Accompanying the casket as it moved on a caisson from the White House to the Capitol on Sunday was a joint service drum corps. In the eighteen-man corps were members of The USAF Band’s Drum and Bugle Corps, Sergeants Harold Ludwig and Rodney Goodheart, and Airmen Bill Mojica and Jim Dinkins. To this day the sound of their drums playing the somber muffled beat is still etched in many memories.
Monday, November 25 turned out to be a bright, sunny, but very cold day. The Pipe Band reported to Arlington in the early morning for a run-through of the graveside ceremonies to take place later that day. “We rehearsed in our full outfits,” (kilts with the special Billy Mitchell tartans designed for the band) recalled Bosworth, “and it was cold as hell.” After their dry run, The Pipe Band moved to an area near the Old Amphitheater to run through the music and marching one more time to ensure perfection. Meanwhile, the President’s remains were moved from the Capitol to St. Matthew’s for the funeral mass. Once again, SSgt. Gaudreau and the seven other members of the casket team flawlessly took their precious cargo to the waiting caisson. They moved down the steps of the Capitol to the strains of the hymn “O God of Loveliness.” The USAF Band joined in the procession to the church playing the Chopin “Funeral March,” “Vigor in Arduis” (Hymn to the Holy Name), and, as author William Manchester related, “the most famous of them all and the most dolorous – and, at the end, the redeeming “America the Beautiful.”
The procession stopped briefly at the White House, then continued on to the church. At 1:30 p.m., the funeral procession left St. Matthew’s and began the several mile trip to Arlington. The march took over an hour. From their position on the hill in front of the Custis-Lee Mansion, The Pipe Band had the perfect view to watch the magnificent, solemn pageantry of a state funeral unfold. Bosworth related that they were waiting in position for about an hour and a half and could see each unit as it approached the gates to Arlington. The U.S. Marine Band led the procession, followed by troops from each branch of the service, including The USAF Band whose playing of Chopin’s “Funeral March” would become a memorable event of that day. The caisson was pulled by six matched white horses and flanked by the eight enlisted casket bearers including Gaudreau, the national colors, the presidential flag, and the caparisoned horse, “Black Jack.” Behind the military escort stretched a long line of limousines and cars carrying the mourners.
Leaving St. Matthew’s on Monday afternoon, November 25
The USAF Pipe Band at the funeral
Shortly before 3 p.m., the Kennedy family, accompanied by ninety-two heads of state, prime ministers, and United States officials, gathered by the grave site as The U.S. Marine Band struck up “Ruffles and Flourishes” and “The Star-Spangled Banner.” The casket was borne to the grave accompanied by the strains of “Mist Covered Mountains,” played by The USAF Pipe Band, who slowly marched by the grave and onto the street led by Drum Major Seamus (Jim) Neary. Overhead, fifty jet fighters flew in formation followed by Air Force One, piloted by USAF Col. James Swindal. SSgt. Gaudreau had a moment of panic, fearing that the bearers would allow the casket to slide into the open grave. A corps of Irish cadets executed a silent drill as Cardinal Richard Cushing began the traditional Catholic commitment rites with, “O God, through whose mercy the souls of the faithful find rest, be pleased to bless this grave.” The sky above was bright and clear on that crisp autumn day, as the solemn ceremony quickly came to its conclusion. “I am the resurrection and the life…” Cardinal Cushing finished the burial rites and led all in “The Lord’s Prayer,” then stepped back as the military honors began. Gaudreau and the other casket team members held the flag tight over the casket. He worried about passing out, but after the twenty-one gun salute, the traditional three rifle volleys, and Taps, the team perfectly folded the flag into the triangle reminiscent of the cocked hat from the American Revolution. The folded flag was presented to Mrs. Kennedy and the funeral party departed. Only then did Lt. Bird march the casket bearers away, pausing once to render one last hand salute to his Commander in Chief.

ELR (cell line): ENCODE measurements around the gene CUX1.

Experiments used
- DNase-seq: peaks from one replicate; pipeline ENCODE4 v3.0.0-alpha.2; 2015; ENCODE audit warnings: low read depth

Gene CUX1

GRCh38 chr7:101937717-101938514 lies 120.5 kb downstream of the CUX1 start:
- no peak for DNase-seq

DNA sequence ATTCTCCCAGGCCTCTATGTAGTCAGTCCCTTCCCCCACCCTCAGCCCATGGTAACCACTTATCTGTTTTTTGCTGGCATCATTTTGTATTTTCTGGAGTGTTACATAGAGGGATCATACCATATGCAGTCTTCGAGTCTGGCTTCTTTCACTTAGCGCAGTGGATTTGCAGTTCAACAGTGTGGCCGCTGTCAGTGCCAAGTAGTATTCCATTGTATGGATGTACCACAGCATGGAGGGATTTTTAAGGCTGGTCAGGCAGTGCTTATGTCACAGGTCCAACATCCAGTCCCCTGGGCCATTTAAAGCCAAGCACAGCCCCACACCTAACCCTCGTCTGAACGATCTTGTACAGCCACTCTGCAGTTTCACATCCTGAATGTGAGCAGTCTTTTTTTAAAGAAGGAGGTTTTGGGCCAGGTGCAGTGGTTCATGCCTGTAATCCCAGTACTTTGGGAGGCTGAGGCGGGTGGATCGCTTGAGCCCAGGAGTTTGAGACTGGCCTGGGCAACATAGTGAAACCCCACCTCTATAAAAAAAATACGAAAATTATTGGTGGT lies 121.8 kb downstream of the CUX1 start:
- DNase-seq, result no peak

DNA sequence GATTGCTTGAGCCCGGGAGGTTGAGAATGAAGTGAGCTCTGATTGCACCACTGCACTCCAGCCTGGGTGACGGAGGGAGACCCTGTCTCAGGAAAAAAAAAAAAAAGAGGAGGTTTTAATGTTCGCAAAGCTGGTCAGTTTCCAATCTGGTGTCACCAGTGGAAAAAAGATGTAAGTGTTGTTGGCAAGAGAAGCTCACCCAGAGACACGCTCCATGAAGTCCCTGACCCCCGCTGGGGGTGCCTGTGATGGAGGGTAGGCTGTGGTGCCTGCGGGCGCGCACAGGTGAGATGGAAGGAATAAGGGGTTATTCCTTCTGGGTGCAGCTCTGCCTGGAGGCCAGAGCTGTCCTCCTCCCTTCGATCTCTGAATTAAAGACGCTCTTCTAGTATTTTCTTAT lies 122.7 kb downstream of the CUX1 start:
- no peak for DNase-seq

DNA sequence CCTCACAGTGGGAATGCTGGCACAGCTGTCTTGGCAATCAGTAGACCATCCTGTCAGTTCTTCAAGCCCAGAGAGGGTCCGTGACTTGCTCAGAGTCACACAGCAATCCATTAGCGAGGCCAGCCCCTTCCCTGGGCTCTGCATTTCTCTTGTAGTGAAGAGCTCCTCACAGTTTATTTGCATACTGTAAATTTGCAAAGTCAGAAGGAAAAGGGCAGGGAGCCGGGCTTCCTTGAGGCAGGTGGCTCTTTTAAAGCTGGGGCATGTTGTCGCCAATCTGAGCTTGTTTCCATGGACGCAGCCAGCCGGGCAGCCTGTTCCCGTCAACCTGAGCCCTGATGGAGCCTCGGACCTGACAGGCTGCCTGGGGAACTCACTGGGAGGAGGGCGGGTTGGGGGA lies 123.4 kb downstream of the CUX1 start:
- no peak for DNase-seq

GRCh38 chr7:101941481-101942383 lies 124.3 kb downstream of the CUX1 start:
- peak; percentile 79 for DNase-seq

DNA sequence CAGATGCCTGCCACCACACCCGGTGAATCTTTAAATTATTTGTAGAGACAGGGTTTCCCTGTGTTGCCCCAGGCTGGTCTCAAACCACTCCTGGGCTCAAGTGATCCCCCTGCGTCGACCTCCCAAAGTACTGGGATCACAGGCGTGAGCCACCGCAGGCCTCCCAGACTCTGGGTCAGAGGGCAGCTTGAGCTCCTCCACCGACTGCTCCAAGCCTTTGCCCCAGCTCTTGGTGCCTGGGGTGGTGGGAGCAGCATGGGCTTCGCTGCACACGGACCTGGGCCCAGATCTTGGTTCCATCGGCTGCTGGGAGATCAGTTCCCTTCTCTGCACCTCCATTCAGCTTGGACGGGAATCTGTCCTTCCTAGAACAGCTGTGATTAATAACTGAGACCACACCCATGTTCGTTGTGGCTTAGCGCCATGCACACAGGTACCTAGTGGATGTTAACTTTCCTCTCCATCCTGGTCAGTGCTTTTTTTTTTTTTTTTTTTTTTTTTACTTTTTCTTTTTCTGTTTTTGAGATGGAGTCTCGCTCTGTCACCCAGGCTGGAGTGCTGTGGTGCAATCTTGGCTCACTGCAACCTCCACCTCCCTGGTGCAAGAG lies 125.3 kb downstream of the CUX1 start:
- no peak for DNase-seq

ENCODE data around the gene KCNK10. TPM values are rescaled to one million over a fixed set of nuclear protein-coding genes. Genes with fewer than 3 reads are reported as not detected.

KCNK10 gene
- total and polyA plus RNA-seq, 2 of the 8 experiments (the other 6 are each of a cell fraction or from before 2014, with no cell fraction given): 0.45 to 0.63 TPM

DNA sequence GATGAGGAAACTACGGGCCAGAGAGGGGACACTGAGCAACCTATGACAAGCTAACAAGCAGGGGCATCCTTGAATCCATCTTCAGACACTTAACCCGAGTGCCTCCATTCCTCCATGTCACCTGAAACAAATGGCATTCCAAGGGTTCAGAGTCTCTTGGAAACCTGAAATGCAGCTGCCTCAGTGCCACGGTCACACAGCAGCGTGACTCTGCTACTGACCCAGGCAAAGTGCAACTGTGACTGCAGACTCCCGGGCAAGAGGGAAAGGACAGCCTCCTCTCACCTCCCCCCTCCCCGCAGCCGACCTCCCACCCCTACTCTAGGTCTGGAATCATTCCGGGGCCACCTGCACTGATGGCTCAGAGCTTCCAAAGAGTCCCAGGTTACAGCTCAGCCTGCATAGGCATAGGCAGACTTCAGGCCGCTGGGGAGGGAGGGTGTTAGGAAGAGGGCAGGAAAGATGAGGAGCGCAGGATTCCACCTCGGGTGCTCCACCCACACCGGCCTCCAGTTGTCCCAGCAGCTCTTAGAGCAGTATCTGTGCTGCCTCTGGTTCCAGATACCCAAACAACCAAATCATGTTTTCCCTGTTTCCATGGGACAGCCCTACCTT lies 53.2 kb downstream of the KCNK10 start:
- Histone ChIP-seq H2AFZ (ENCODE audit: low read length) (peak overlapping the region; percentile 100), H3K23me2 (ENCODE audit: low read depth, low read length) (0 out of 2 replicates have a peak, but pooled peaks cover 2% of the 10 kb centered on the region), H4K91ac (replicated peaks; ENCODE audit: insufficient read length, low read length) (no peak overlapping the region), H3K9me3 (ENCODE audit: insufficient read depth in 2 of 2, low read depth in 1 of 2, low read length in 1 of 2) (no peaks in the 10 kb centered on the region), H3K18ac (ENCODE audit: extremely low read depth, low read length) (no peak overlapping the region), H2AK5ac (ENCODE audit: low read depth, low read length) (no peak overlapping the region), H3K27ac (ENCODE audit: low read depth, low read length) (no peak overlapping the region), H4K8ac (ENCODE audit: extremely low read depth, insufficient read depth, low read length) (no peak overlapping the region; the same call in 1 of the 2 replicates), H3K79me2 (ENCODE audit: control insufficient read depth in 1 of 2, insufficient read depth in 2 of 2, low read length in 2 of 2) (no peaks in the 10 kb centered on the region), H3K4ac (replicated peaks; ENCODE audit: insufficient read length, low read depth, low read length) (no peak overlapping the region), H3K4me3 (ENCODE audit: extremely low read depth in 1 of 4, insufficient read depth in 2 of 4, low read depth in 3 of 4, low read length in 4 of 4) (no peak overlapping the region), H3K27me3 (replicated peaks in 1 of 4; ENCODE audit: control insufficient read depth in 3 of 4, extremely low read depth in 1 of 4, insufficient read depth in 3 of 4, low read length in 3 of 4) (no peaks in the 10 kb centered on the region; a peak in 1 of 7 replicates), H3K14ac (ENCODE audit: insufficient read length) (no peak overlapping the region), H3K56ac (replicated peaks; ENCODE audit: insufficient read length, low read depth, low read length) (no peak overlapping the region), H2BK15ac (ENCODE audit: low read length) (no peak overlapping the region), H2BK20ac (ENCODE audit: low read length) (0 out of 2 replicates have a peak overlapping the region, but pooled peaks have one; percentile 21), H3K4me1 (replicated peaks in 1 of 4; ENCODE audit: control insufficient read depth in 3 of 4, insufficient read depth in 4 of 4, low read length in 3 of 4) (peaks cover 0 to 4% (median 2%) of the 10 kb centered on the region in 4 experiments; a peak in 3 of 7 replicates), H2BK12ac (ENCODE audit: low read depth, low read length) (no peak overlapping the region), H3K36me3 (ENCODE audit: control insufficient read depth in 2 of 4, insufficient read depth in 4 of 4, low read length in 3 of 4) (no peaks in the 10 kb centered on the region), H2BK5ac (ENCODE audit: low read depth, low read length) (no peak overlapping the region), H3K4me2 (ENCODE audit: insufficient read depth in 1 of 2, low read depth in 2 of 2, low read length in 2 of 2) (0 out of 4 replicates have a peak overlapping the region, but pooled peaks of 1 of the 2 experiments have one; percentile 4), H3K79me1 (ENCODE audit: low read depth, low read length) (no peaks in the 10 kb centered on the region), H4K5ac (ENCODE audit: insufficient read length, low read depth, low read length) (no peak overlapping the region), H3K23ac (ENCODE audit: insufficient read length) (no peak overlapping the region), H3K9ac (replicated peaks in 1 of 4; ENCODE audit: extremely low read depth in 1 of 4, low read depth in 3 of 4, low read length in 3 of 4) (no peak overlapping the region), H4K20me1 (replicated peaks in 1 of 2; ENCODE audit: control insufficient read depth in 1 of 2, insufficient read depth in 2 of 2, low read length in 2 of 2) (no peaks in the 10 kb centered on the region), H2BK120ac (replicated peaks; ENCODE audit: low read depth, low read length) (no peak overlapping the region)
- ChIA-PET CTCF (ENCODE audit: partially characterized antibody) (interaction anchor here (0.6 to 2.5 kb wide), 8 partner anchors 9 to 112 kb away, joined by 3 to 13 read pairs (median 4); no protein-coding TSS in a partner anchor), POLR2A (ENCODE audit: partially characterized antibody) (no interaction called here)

The USAF Band, Pipe Band, and Honor Guard returned to Bolling that evening with the knowledge that they had contributed to a momentous event that would forever be remembered. In the Friday November 29, 1963 issue of the Bolling Beam newspaper, Col. Frank E. Marek (Commander of Bolling AFB), thanked the Air Police, Ceremonial Unit, USAF Bandsmen, Transportation Division, Billeting Section, Food Service Personnel, and volunteers from various tenant units for their superior performance during the four days of the funeral.
Captain Harry Meuser retired from The USAF Band in 1964 and taught for many years as well as performing as a bassoonist. John Bosworth retired from The USAF Band in 1984 as a Senior Master Sergeant and is still quite active as a percussionist. The drum he used in the Kennedy funeral was on display at Arlington National Cemetery for three years. Richard Gaudreau retired from the Air Force in 1979 as a Senior Master Sergeant. He performs funeral duties with his local VFW in Bloomsburg, PA, a service which he says he is proud to perform. His polished shoes are on display at The USAF Honor Guard building at Bolling AFB. Lt. Sam Bird was severely wounded in Vietnam and died in 1984.
This article appeared in the Bolling Beam newspaper, Friday, November 28, 2003. Special thanks to Harry Meuser, Richard Gaudreau, John Bosworth, Seamus Neary, Harry Gleeson, and Harold Copenhaver for contributing their personal reminiscences of that historic weekend.